God’s Martyr: History’s Witness
“This book is being published on the occasion of the one-hundredth anniversary of the arrival in Canada of the first Ukrainian Catholic bishop, Nykyta Budka (1877-1949). To properly commemorate that event, the Ukrainian bishops of Canada commissioned a long overdue and thorough examination of the life of Budka, a pivotal figure in Ukrainian Catholic and Ukrainian Canadian history. The truth about Bishop Budka, as revealed in Dr. McVay’s clear straightforward prose, is complicated and multi-faceted, as was the entire life of the bishop… With this publication, the name and life of Blessed Bishop Nykyta Budka will find their proper place in the history of Ukrainians in Canada, in Canadian Catholic history, and in the history of Ukraine.” ~Dr. Stella Hryniuk
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History is the teacher of life.
The appointment of Nykyta (Nicetas) Budka as the first bishop for the Greek-Catholics residing in Canada was an event of singular significance, both for the Ukrainian Greek-Catholic Church and for the entire Catholic Church. It was the first appointment of an Eastern Catholic hierarch with full ecclesiastical juris diction outside of the Old World. As such, it represented a historical turning point and a shift from the way the Roman Curia had thus far dealt with Eastern Catholics outside of their homeland. It was an example of the Roman Apostolic See's universal ministry to the needs of the Particular Churches (Ecclesiae sui iuris) as a guarantor of pluralism in situations where the local churches were not able to adequately provide for particular needs. Budka's appointment made possible the creation of a full church structure in Canada and the United States, as well as the formation of worldwide Greek-Catholic hierarchies. His nomination was the fruit of the efforts of Greek-Catholic hierarchs, most notably Metropolitan Andrey Sheptytsky, whose aim was to create a distinct ecclesial identity for the Ukrainian Greek-Catholic Church. And the appointment was the ultimate result of the groundwork laid by missionaries of both Byzantine and Latin Rites. The latter represented an example of ecclesial cooperation between the Latin and Ukrainian Particular Churches and between various nationalities.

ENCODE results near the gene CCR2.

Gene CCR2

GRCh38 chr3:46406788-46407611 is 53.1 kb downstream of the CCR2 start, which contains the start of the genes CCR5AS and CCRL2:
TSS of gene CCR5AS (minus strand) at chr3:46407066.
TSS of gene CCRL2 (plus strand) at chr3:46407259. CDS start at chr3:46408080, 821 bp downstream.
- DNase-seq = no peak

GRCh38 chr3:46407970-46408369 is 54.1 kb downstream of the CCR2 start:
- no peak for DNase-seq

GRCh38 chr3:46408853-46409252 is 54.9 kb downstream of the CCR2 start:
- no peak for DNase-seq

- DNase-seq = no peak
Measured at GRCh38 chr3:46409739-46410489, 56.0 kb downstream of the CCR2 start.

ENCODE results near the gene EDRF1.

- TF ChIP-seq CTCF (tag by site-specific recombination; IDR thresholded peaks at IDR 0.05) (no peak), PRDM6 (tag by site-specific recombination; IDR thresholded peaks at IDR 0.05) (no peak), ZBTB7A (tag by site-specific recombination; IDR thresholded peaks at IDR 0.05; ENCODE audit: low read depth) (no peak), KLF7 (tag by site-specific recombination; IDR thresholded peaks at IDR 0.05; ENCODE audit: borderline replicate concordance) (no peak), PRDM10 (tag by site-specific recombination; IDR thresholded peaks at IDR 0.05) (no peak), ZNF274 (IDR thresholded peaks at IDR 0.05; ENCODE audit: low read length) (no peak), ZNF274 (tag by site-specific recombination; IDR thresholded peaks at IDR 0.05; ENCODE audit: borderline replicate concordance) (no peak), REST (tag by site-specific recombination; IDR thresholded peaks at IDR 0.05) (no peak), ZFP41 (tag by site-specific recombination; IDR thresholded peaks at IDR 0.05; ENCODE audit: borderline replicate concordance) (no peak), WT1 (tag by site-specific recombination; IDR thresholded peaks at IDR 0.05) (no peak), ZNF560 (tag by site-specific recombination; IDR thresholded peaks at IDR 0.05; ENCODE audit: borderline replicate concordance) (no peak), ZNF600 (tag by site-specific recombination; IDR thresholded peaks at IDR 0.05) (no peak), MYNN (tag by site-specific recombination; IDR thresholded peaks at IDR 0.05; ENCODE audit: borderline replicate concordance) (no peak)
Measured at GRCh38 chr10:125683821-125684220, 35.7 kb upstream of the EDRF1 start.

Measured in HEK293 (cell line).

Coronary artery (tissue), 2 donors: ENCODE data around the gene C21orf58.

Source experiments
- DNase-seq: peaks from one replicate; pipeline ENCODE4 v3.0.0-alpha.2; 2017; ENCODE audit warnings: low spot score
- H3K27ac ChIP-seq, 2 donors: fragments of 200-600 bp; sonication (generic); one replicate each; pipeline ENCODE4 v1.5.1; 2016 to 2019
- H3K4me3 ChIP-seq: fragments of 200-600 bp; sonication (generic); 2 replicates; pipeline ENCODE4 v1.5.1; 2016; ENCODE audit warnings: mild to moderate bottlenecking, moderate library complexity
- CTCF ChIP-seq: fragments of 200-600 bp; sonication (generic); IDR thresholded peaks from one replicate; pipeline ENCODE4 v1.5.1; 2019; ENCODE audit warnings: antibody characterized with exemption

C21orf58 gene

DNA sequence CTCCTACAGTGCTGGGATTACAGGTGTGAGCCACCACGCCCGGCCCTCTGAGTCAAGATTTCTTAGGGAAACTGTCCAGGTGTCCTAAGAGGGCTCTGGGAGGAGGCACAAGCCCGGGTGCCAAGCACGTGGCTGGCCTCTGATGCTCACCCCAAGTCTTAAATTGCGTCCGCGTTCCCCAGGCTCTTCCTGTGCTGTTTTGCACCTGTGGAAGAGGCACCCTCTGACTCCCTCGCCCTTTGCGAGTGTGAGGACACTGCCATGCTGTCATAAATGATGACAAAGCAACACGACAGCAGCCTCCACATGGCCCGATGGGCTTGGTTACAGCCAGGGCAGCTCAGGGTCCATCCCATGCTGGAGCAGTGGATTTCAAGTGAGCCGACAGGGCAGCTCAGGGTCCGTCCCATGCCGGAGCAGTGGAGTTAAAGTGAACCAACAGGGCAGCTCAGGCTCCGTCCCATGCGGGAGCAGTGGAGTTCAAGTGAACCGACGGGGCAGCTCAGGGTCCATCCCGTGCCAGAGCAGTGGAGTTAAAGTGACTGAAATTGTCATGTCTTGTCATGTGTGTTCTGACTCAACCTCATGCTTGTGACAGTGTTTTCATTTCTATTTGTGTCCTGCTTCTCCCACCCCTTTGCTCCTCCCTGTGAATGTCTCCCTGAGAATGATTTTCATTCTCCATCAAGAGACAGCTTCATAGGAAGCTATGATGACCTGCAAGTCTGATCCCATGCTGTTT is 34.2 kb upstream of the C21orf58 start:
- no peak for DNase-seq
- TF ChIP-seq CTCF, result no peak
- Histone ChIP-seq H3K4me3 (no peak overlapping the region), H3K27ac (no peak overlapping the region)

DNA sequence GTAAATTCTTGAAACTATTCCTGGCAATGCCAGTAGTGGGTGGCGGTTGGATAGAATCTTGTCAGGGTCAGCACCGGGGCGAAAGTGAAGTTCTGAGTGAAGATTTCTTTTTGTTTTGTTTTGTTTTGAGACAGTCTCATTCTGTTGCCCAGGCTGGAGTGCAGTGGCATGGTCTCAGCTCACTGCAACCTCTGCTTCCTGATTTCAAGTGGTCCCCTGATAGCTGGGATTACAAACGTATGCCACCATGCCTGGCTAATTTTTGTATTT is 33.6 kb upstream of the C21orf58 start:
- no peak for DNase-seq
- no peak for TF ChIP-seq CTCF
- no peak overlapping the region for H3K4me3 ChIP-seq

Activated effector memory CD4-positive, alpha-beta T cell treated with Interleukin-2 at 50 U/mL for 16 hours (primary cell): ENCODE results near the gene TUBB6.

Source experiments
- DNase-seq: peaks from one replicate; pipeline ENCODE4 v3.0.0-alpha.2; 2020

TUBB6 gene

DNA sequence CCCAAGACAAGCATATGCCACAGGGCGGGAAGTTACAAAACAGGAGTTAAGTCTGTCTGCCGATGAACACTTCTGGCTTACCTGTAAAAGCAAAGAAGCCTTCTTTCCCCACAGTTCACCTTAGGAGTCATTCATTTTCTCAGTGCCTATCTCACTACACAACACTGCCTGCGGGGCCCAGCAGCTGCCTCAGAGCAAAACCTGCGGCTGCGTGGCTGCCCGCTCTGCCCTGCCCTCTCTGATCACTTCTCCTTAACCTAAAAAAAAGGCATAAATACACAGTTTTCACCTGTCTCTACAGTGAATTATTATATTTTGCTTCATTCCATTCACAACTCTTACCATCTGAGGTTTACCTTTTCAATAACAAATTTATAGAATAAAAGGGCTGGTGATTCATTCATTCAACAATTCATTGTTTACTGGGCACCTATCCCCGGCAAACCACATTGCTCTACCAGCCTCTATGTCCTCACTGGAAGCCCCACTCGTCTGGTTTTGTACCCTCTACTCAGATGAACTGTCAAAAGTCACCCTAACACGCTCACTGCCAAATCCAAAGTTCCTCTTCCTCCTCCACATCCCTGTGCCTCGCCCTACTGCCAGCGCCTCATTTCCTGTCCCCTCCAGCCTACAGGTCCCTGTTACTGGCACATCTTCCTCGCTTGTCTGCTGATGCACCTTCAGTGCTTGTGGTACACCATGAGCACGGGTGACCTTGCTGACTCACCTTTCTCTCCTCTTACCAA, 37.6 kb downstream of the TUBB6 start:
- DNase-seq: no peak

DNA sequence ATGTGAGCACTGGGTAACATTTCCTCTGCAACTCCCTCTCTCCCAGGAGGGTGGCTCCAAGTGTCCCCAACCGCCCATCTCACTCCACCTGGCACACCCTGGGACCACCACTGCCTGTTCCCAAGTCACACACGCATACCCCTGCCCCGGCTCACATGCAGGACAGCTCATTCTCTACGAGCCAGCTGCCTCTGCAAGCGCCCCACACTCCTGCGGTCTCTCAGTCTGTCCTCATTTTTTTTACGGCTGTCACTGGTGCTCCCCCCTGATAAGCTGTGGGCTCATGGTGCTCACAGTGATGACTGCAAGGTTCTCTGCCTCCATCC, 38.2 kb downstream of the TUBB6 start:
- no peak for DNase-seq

Nykyta Budka's story is one of immigration. Himself an immigrant in a particular phase of Ukrainian immigration, his arrival inaugurated a new era in the life of the Ukrainian community in Canada. His story illustrates how church and state attempted to grapple with the problems of immigration and assimilation. It also tells of the newcomers' determination to maintain a connection with their homeland and to preserve both their secular and religious identities. But in the context of mass emigration, expatriate Ruthenian-Ukrainians did assimilate and, as a result, many abandoned the Greek-Catholic religion. Nykyta Budka dedicated himself to preserving the faith and the culture of his fellow Ukrainian Canadians.
The life and work of Bishop Budka involved religious, political, ethnic, financial, and even legal conflicts. Both in the old and the new world religious and political forces battled for influence over the Ukrainians. In Austria-Hungary and in Canada Bishop Budka took an active part in his people's struggle for religious and civic equality and self-determination.
|Dimensions||25 × 17 × 3.5 cm|